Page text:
Daniel Marcos is a serial entrepreneur, business coach, and passionate learner. He is the co-founder and CEO of Growth Institute, the leading online executive education company for C-level executives at fast-growing firms. He is a keynote speaker and a CEO Coach with a mission to help 1 million entrepreneurs.
In less than a decade, Growth Institute has been recognized three times among the top 5,000 fastest-growing companies in the USA, with over 40,000 members across 64 countries.
Where to Find Daniel Marcos
Facebook: Scaling Up With Growth Institute
LinkedIn: Growth Institute
Youtube: Growth Institute
This episode is sponsored by Entire Productions- Creating events (both in-person and virtual) that don't suck! and Entire Productions Marketing- carefully curated premium gifting and branded promo items.
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Whenever you get to a stage, you have to own learn a lot of the things you do. And then that takes you in a body of death through the process while you're relearning new things. And then it will take you to the next step.Natasha:
Welcome to FASCINATING ENTREPRENEURS. How do people end up becoming an entrepreneur? How do they scale and grow their businesses? How do they plan for profit? Are they in it for life? Are they building to exit? These and a myriad of other topics will be discussed to pull back the veil on the wizardry of successful and FASCINATING ENTREPRENEURS.any that has been on the Inc.:
That coupled with studies at Babson college, the Entrepreneurial Masters Program at MIT and Harvard gives me the unique ability to help entrepreneurs see your blind spots and move over the road bumps faster.
I help entrepreneurs like you break through your plateau and reach higher levels of achievement. For more information, go to my website, natashamiller.co.
Daniel Marcos is the CEO of Growth Institute, which he founded with business leader, Verne Harnish. We talk about the big wins and low losses in his companies before focusing his energy on helping entrepreneurs scale and grow their businesses. Now let's get right into it.Daniel:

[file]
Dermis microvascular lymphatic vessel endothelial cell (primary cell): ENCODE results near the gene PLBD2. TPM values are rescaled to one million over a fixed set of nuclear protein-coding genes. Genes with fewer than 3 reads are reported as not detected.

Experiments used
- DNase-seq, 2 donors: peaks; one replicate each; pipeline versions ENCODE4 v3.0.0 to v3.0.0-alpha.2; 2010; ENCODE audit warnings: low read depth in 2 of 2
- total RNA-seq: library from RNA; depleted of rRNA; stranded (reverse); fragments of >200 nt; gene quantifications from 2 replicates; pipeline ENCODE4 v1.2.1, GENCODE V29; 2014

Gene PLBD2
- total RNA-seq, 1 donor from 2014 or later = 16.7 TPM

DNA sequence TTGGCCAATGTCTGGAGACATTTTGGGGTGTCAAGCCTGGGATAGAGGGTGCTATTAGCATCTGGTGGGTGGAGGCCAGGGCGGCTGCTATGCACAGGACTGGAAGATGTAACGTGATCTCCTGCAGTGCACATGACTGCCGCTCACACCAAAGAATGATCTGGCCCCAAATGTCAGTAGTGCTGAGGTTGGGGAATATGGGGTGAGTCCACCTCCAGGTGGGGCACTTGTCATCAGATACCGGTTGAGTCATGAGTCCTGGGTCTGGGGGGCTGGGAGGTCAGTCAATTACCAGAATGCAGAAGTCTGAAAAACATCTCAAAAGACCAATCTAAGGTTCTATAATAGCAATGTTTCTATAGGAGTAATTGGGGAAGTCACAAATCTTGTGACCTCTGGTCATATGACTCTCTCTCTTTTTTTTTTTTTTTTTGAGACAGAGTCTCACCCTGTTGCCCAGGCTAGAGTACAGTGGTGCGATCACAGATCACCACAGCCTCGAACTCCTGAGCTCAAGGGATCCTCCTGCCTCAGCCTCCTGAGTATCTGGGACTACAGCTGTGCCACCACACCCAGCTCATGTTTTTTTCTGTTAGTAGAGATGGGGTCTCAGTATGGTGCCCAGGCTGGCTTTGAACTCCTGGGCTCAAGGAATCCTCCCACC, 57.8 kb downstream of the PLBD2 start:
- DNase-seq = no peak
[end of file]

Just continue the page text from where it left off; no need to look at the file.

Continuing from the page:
So I've been a real entrepreneur for 21 years. My first endeavor was when I was like eight or nine years old and did an aquarium and sold fish. And then I sold t-shirts and you can imagine everything I could sell, I sold. But that was trying to play to be entrepreneur.
Until I really worked five years for three years in a brokerage house trading stocks. And two years in government, I worked for the Mexican conflict in Hong Kong for two years. And that's when I really learned discipline, focus, leadership, all that. And then when I build a company after that, it was completely different.almost were a unicorn back in:
And you're the best in Mexico. Why don't you partner with us merge? And then we'll do it together." And I was like, okay. He did the same in Brazil. So if you look into Latin America, Mexico and Brazil are probably half of the GDP of their region. So when someone in Argentina says that they want to be the regional player or the regional leader, you cannot be the leader without Mexican Brazil.
So Goldman JP said, "Hey, get me the best in Mexico, the best in Brazil, and we'll talk." So we did the agreement. Next week, we flew to New York and said, now we have Argentina, Mexico, Brazil, and Argentina. We had Chile and Venezuela. So now we could be the regional player, give us money. We're raised $53 million.Grew it significantly to:
And those were destroyed. Then I became CEO coach. I invested in software companies. So I'd been around for, let's see, in a serious way for 23 years.Natasha:
So you're a CEO of a company that is moving and shaking. Do you have your own venture still somewhere on the side?Daniel:
I have a couple of ventures on the side, but mostly I like to invest in real estate for cashflow and I've used most of my money to invest in real estate.
So that's what I've been doing for the last years.Natasha:
Good. Good to know. So I think it's important. And let me know what you think for coaches. And I know you're a CEO of a coaching company, but for them to be involved in a business, so that they're really in the thick of knowing what their clients are going through.
Do you agree with that?Daniel:
A hundred percent. So at Growth Institute, we probably, 95% of our revenue is online education and probably 5% is coaching. So we do a lot of online education. But the clients that I coach, they said, the one thing that I liked the most is that you're a CEO and you're everyday like all to figure out payroll and how to grow a company and things like that.
Yes, the perspective of being a CEO on the coaching side is very powerful.
Daniel, you're the CEO of Growth Institute. Are you also coaching clients?
I still coach probably 15 hours a week. So I tell people that I have three jobs. I coach like 15, 20 hours a week. I'm the CEO of the Growth Institute. And then I am writing my books.
I have three full-time jobs today.Natasha:
And what is your current book that you're working on?Daniel: